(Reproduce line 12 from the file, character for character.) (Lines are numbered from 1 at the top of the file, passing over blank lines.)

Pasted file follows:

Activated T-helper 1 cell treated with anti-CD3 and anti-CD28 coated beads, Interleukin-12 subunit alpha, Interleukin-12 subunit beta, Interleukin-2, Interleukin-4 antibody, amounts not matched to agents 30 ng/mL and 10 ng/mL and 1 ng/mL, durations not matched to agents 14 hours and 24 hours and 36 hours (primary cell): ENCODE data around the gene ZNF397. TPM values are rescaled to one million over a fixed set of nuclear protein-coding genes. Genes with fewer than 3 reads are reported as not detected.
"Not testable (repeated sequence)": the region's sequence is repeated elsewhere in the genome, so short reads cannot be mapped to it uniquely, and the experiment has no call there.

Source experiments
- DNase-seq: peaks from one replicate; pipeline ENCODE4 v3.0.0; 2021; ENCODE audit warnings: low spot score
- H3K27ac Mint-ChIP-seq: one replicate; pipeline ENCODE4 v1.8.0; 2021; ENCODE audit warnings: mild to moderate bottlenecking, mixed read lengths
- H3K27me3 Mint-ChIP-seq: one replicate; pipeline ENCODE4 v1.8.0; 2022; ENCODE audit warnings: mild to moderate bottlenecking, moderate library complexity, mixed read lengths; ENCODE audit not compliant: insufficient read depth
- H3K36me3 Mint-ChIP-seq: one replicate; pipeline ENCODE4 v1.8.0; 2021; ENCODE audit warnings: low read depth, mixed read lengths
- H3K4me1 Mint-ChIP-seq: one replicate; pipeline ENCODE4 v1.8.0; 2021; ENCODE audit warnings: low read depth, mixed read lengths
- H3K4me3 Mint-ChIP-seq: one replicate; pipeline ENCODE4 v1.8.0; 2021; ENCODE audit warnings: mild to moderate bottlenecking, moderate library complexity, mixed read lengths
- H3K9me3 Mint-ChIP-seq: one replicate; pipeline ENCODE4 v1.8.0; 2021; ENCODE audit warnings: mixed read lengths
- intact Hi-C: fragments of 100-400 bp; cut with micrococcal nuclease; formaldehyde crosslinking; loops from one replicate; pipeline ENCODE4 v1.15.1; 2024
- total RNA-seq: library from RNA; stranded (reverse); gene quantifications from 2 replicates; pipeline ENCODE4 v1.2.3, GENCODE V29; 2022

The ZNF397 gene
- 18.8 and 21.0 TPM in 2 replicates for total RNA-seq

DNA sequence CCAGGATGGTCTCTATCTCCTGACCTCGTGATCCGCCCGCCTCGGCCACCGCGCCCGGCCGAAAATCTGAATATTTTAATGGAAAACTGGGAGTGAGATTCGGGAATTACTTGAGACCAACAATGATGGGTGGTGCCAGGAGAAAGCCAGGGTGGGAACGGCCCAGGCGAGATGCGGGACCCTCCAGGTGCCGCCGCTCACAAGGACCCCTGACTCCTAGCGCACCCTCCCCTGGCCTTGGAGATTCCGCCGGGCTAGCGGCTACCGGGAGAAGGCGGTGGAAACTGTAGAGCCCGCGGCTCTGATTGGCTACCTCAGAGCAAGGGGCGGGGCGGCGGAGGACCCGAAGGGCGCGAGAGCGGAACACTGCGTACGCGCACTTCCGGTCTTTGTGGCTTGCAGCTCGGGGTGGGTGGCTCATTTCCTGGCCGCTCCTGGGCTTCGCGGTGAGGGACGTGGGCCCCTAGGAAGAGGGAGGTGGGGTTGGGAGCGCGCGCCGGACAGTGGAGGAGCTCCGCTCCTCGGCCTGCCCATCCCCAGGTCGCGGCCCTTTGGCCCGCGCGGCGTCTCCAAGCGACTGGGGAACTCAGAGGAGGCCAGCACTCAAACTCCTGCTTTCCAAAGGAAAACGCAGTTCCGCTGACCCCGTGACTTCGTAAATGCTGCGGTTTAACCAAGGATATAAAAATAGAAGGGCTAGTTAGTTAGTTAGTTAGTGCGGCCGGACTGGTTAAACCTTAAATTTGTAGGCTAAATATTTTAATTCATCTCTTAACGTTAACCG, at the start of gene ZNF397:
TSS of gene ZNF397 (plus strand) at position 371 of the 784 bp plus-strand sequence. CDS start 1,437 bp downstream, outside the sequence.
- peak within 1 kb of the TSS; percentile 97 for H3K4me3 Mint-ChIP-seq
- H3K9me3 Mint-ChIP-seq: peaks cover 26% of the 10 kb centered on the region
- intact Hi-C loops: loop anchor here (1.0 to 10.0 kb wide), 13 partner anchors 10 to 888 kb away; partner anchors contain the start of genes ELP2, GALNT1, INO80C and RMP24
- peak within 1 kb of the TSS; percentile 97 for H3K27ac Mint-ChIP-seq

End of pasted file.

- total RNA-seq: library from RNA; stranded (reverse); gene quantifications from 2 replicates; pipeline ENCODE4 v1.2.3, GENCODE V29; 2022